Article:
An interview with Deanna Barnes
Deanna Barnes works in Chicago in advertising technology sales and lives with her husband of twelve years and her three kids: Avery (age 8), Bennett (age 6), and Greyson (age 3).
We sat down to talk about her breastfeeding experience and how it changed with each baby. From setting breastfeeding goals early to pumping all across the country, this resourceful working mom knew from the start that she wanted to breastfeed each baby for 12 months. Here’s her story.
Can you tell me a little bit about your breastfeeding journey?
I knew I wanted to breastfeed. I come from a Black mother who did not breastfeed – maybe it was her generation, but it wasn’t a focus. She knew she was going to formula feed before she left the hospital. I breastfed all my children for a year, and as a working mom that definitely had its challenges.
Two things takeaways from breastfeeding:
- Breastfeeding is not as intuitive as you would think. I needed help in the hospital with a lactation specialist. I needed help when I got home with a lactation specialist. It’s not intuitive. I can remember crying but pushing through.
- Secondly, the first kid teaches you a lot. We really learned it all together. With my second and third, I had some great lactation specialists who said: “Every baby is a different dance partner,” and I just remembered that throughout the process whenever it got hard.
Are there any moments that stand out when you think back on breastfeeding?
Those 3 a.m. quiet nights, nursing in a rocking chair while listening to a podcast. I remember just thinking, “This is really nice.” As many challenges as there were along the way, when it came time to end, I was very sad.
There is no bond like the bond created when you’re breastfeeding. I knew I was going to miss that time together. That’s why I love the infant and newborn stage so much — you don’t get that back and it’s just the best time.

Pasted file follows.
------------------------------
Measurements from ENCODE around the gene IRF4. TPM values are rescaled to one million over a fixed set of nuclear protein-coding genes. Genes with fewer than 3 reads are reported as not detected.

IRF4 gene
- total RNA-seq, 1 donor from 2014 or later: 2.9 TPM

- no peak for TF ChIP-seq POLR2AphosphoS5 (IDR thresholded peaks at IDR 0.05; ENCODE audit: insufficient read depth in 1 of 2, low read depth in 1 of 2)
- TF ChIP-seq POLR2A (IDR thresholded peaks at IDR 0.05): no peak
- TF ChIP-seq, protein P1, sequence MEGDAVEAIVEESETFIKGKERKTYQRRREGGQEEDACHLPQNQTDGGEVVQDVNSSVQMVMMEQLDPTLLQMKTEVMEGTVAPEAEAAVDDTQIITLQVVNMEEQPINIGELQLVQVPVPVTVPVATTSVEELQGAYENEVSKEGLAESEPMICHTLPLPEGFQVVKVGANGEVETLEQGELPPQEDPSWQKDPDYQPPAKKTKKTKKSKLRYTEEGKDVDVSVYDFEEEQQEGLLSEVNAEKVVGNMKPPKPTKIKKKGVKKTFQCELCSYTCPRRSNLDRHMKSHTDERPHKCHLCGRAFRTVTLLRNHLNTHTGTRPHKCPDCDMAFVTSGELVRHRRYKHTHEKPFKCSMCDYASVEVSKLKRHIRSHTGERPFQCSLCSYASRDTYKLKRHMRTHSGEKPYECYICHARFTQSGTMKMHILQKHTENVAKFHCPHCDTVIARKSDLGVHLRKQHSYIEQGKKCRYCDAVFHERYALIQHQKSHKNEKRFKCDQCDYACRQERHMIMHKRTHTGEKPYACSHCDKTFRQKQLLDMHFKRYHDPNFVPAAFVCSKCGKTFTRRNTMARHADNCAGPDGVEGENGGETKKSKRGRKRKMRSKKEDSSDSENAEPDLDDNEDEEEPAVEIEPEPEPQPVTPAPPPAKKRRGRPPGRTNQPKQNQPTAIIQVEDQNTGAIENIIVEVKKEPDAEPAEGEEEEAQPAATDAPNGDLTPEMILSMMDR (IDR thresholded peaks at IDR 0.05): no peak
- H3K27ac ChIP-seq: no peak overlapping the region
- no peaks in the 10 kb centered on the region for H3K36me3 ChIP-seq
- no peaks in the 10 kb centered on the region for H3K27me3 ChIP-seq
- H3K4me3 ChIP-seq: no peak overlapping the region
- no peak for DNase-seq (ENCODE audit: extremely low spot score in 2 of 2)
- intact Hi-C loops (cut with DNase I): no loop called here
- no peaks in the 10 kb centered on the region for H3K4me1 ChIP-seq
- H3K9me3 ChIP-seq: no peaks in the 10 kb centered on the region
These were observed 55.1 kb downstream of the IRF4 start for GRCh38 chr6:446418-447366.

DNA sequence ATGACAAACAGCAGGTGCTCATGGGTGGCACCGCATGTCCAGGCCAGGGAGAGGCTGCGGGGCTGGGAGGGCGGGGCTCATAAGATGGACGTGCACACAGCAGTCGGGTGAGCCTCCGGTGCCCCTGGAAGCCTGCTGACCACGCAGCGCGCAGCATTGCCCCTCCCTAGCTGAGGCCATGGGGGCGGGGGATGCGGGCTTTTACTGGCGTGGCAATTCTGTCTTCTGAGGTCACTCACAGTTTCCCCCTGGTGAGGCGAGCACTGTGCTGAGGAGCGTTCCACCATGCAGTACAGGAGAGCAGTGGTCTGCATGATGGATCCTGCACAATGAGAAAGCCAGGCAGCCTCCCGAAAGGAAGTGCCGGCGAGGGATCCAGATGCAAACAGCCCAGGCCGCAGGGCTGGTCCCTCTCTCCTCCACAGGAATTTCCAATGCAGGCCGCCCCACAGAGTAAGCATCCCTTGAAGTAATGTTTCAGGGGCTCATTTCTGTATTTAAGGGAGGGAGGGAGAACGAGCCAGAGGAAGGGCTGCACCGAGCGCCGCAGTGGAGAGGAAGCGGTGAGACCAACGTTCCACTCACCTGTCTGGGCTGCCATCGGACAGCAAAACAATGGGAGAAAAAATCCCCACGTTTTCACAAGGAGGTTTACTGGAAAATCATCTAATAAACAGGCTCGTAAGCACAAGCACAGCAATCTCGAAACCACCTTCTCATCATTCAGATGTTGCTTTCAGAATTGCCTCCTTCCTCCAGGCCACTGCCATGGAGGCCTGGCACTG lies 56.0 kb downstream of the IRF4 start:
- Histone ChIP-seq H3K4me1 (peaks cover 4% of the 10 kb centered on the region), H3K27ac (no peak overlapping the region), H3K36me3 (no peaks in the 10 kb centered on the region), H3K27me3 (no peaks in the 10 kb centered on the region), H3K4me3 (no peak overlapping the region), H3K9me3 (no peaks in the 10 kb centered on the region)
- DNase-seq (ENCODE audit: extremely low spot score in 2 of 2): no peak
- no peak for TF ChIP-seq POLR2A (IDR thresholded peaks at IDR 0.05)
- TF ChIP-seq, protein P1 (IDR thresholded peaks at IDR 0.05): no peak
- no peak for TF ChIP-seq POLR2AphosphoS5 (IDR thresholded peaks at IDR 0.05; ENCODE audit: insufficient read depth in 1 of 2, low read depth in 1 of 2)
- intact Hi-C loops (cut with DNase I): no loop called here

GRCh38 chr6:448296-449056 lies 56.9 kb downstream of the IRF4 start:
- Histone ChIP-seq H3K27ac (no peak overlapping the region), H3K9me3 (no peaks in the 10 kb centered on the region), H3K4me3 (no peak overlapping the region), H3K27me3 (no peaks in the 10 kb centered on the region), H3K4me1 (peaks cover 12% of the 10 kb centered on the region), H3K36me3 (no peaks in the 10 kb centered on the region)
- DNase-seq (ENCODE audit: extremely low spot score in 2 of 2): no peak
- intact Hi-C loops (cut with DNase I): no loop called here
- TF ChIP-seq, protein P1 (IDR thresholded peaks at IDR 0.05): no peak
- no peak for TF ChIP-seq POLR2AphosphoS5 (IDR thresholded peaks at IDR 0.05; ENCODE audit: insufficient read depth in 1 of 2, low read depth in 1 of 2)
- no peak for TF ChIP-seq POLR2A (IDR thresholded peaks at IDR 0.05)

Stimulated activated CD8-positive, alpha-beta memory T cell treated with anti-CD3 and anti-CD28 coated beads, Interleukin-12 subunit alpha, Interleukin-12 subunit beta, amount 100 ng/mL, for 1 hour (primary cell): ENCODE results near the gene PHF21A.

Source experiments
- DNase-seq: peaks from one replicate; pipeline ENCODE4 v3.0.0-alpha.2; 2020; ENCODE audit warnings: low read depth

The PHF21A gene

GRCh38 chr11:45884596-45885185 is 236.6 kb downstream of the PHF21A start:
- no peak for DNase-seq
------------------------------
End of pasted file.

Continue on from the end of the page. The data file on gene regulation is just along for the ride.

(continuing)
Was it challenging to be caring for other kids while also breastfeeding your second and third kid?
Oh yes. And don’t forget to throw a pandemic into the mix. When I had my first two, I was the working, parenting mom. I pumped in airplanes and Amtrak stations, in bathrooms and hotel gyms and cars. There was so much transporting of milk. I’ve had my milk dumped out by the TSA. There were many challenges.
But when my third kid was born, I had to do all that and navigate a new job. I had a two week orientation in New York with a three month old at home. So I pumped and used Milk Stork to ship all my milk back. It was a lot. I had alarms on my phone so I could pump at work, it required time management and planning. But if you’re a mom running a household you’re used to all that planning.
What specific issues did you face along the way?
Like I said earlier, it’s just not intuitive! I didn’t intuitively understand the latching part and it was so painful. But I had lactation specialists who taught me all kinds of different methods. That education aspect is important. We’re so vulnerable at that stage and open to everything. My biggest challenge was just knowing what to do, understanding supply and demand, etc. I feel so fortunate that I got that education because I know a lot of people don’t.
Did you ever have a moment where you thought, I can’t make it to 12 months?
Never. I had a freezer of milk. I feel very fortunate that I had enough supply. Every body is different, but I never had to supplement. I did everything possible so that I could make it to a year. And if there was a challenge, I always thought, “Ok how can I fix this?”
Do you have any messages to people who are preparing to breastfeed? Either for the first time or for another child.
Every kid is a new dance partner! Remember that, so you don’t put so much pressure on yourself. You have the kid who falls asleep on the boob and the other one who drinks drinks drinks. And don’t succumb to the pressure. If you feel you’ve reached the end of your journey in three months, kudos! If it’s one day, that’s great. Three months is better than nothing. One day is better than nothing.
It’s a lot to be a mom and take care of a little being. So do what works for you. In the end, the baby wants you happy and healthy and mentally stable first. Make the decisions you need to make to feel mentally stable and present.